Arts & Entertainment
Ian Anderson, the leader of British rock band Jethro Tull, (right) and British guitar player Martin Barre (left) perform on stage
musicJethro Tull frontman leads ‘prog rock’ revival
Sport
Gareth Bale dribbled from inside his own half and finished calmly late in the final to hand Real a 2-1 win at the Mestalla in Valencia
sport
Arts & Entertainment
Who laughs lass: Jenny Collier on stage
comedy... writes Jenny Collier, the comedian whose recent show was cancelled because there were 'too many women' on the bill
News
House proud: keeping up with the Joneses now extends to children's playhouses
newsLuxury playhouses now on the market for as much as £800
News
news
Life & Style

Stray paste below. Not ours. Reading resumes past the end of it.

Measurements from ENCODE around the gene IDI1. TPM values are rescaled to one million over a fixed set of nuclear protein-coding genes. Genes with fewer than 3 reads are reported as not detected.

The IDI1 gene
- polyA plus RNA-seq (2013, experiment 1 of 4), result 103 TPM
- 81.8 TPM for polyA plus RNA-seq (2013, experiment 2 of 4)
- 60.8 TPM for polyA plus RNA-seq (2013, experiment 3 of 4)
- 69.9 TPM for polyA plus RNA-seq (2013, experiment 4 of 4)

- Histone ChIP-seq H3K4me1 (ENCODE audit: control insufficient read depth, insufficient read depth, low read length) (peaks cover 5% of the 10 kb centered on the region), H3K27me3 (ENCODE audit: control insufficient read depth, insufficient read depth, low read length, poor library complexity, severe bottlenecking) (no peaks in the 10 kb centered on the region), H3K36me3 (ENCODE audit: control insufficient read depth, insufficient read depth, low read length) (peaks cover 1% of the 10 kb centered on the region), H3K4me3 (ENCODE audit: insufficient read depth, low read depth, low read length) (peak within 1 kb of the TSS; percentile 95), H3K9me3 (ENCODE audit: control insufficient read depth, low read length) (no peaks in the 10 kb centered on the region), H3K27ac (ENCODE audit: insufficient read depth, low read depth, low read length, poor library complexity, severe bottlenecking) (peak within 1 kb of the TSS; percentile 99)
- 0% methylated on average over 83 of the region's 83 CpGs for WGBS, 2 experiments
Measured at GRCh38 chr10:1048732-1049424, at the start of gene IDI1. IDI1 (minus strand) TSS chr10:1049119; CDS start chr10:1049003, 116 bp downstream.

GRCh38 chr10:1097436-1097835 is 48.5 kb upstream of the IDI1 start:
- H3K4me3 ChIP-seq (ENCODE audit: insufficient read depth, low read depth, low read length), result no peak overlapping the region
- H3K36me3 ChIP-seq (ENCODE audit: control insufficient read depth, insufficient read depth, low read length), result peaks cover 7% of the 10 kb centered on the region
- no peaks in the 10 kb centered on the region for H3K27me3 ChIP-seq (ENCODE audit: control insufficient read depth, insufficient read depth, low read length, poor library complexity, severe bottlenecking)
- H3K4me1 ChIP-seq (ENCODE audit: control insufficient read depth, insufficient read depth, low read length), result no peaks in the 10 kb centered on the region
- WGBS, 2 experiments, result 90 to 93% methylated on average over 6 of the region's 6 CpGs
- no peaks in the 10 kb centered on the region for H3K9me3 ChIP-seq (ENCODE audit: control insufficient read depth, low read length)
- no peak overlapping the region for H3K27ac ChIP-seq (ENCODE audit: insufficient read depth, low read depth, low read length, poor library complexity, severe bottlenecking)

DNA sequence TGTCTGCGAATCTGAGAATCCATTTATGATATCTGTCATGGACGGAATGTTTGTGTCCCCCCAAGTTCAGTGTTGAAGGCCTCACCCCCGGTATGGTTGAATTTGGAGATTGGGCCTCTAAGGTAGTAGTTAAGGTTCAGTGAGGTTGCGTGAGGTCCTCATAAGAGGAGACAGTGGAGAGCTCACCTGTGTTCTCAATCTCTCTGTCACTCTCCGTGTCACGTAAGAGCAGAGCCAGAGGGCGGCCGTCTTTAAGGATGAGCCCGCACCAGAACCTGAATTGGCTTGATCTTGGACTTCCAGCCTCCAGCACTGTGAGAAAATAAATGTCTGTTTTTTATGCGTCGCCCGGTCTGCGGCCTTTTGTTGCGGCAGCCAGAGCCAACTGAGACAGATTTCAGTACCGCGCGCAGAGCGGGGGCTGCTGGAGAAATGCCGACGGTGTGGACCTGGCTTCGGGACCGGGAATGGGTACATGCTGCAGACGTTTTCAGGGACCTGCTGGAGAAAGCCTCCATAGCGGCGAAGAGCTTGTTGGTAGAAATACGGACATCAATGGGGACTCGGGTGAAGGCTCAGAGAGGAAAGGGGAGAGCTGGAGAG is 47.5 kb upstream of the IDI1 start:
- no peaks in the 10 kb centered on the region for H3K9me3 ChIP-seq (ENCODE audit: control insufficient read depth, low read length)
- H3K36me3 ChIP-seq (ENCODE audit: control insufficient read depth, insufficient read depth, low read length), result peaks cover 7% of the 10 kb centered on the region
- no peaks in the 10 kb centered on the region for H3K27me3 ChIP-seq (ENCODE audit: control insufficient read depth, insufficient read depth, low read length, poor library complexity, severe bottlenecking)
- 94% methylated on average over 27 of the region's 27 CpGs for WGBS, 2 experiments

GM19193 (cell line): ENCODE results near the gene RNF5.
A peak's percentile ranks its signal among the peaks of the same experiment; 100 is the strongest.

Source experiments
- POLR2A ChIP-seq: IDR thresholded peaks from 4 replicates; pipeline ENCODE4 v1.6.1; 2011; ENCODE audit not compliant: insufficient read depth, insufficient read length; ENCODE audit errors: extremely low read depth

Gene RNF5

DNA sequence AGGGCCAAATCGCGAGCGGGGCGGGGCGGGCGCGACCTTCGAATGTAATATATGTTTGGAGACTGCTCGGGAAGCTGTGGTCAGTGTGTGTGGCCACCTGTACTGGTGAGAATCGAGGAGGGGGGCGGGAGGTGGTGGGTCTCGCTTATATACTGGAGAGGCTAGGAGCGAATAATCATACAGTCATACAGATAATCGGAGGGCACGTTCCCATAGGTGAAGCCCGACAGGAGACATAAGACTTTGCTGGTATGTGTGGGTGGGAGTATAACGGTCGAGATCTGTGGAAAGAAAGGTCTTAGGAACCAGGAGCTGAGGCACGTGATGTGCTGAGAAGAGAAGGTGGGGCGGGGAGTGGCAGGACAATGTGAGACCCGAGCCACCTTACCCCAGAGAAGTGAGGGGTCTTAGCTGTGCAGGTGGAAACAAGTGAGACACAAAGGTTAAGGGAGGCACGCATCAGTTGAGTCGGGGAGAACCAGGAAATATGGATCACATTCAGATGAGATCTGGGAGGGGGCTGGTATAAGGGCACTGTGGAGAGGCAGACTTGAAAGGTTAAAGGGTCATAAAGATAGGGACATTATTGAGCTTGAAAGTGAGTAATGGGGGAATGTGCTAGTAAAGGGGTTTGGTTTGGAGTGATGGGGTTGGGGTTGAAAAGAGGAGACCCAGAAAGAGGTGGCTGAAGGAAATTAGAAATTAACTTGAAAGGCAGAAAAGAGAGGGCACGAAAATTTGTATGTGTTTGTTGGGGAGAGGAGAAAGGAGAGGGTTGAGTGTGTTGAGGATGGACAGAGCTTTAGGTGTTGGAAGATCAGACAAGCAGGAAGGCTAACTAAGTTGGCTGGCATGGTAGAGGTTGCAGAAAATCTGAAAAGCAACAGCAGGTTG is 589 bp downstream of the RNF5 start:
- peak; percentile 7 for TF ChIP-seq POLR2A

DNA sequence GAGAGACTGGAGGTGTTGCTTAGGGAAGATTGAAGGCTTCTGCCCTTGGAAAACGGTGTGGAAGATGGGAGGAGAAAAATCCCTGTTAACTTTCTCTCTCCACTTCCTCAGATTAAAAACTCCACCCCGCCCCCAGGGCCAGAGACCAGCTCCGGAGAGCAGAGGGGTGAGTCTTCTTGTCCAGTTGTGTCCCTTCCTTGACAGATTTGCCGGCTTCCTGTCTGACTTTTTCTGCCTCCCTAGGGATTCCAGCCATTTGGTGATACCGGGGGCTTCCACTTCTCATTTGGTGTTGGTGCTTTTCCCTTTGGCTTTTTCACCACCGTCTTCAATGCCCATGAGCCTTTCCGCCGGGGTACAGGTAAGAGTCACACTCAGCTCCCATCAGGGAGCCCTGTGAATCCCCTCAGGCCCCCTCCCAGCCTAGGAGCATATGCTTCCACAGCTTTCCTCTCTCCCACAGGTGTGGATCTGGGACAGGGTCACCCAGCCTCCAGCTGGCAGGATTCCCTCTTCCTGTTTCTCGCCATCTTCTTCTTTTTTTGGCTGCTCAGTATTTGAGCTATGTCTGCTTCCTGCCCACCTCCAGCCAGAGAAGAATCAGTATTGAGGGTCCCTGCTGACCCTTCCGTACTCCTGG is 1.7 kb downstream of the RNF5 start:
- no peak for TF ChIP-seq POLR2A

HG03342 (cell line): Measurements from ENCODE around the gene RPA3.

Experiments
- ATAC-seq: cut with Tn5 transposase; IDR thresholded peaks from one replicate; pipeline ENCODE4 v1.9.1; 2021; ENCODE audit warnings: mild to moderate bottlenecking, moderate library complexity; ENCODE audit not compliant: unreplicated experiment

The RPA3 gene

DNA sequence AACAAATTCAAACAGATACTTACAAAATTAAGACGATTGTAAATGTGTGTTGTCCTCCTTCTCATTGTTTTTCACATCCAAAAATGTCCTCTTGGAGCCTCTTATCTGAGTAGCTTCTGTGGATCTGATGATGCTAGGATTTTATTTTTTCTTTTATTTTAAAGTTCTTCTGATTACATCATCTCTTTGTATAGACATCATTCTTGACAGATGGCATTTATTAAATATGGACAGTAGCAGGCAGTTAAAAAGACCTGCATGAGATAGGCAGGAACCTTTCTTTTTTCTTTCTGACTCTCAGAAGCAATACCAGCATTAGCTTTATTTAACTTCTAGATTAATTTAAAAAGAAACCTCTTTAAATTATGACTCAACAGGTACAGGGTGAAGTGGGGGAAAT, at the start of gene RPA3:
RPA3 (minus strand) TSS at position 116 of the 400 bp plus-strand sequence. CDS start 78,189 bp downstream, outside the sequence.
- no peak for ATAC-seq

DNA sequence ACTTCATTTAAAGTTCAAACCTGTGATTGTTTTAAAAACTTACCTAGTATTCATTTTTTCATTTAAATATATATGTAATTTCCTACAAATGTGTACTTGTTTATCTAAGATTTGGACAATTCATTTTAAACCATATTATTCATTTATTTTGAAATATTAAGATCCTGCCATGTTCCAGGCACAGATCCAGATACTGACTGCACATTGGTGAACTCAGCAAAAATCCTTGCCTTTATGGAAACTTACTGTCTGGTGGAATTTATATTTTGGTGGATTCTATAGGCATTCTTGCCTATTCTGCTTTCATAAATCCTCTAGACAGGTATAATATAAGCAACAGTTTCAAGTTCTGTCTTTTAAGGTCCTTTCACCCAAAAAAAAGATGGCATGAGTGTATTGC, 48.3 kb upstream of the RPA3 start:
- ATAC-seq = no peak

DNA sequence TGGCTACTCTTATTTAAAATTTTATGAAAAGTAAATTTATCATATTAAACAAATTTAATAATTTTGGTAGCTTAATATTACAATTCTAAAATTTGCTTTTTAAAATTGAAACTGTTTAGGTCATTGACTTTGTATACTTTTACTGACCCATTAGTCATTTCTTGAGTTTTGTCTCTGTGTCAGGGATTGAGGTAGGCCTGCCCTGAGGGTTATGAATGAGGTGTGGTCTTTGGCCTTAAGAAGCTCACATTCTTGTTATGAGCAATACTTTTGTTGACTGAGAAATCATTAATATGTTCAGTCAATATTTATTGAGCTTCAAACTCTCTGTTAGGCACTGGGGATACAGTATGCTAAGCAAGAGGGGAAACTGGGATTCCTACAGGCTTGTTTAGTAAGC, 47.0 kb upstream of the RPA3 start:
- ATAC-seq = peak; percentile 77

Stir it up: the writer gets a lichen masterclass from executive chef Vivek Singh of the Cinnamon restaurants
food + drinkLichen is the surprise new ingredient on fine-dining menus, thanks to our love of Scandinavian and Indian cuisines
Extras
indybest
Arts & Entertainment
Ken Loach (left) and Mike Leigh who will be going head to head for one of cinema's most coveted prizes at this year's Cannes Film Festival
filmKen Loach and Mike Leigh to fight it out for the Palme d'Or
News
The academic, Annamaria Testa, has set out on her website a list of 300 English words that she says Italians ought to stop using
newsAcademic speaks out against 'Italianglo' - the use of English words in Italian language
Independent
Travel Shop
the manor
Up to 70% off luxury travel
on city breaks Find out more
santorini
Up to 70% off luxury travel
on chic beach resorts Find out more
sardina foodie
Up to 70% off luxury travel
on country retreats Find out more
Have you tried new the Independent Digital Edition iPad app?
Independent Dating
and  

By clicking 'Search' you
are agreeing to our
Terms of Use.

iJobs Job Widget
iJobs General

Apprentice IT Technician

£150.00 per week: QA Apprenticeships: This company is a company that specializ...